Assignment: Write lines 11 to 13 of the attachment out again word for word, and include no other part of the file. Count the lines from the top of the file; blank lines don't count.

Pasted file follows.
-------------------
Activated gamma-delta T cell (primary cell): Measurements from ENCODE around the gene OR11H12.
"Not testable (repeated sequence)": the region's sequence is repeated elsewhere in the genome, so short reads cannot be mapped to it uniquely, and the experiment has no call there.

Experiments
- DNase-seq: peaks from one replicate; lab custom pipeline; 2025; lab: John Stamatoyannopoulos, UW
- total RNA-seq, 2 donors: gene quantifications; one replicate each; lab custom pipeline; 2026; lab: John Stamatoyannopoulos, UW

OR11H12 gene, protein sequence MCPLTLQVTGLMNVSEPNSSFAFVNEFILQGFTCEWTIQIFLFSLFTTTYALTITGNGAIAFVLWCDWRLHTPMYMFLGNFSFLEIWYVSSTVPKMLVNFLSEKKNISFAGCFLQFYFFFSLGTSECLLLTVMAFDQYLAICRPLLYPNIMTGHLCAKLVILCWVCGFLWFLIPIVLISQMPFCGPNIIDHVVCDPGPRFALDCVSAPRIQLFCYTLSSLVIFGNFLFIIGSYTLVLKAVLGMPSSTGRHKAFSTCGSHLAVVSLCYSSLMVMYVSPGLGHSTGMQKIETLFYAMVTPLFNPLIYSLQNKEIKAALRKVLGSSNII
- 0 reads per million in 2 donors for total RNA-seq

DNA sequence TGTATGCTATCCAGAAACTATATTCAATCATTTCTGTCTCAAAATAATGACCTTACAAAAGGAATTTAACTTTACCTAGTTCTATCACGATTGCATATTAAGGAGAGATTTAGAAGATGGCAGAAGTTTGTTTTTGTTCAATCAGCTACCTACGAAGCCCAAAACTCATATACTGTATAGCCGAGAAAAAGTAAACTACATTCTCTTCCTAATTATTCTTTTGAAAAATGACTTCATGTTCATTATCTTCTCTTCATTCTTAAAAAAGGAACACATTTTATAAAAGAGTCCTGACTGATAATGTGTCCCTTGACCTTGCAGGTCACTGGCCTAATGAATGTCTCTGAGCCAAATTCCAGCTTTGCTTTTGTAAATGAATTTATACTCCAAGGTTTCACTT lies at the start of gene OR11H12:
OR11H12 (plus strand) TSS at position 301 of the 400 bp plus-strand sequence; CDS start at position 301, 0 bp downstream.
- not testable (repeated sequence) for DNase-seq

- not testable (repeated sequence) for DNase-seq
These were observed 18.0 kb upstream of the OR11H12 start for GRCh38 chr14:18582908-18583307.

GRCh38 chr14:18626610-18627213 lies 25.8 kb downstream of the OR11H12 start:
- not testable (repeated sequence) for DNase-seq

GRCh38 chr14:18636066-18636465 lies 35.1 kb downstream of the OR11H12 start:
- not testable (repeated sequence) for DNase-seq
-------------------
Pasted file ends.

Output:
- not testable (repeated sequence) for DNase-seq
These were observed 18.0 kb upstream of the OR11H12 start for GRCh38 chr14:18582908-18583307.

GRCh38 chr14:18626610-18627213 lies 25.8 kb downstream of the OR11H12 start: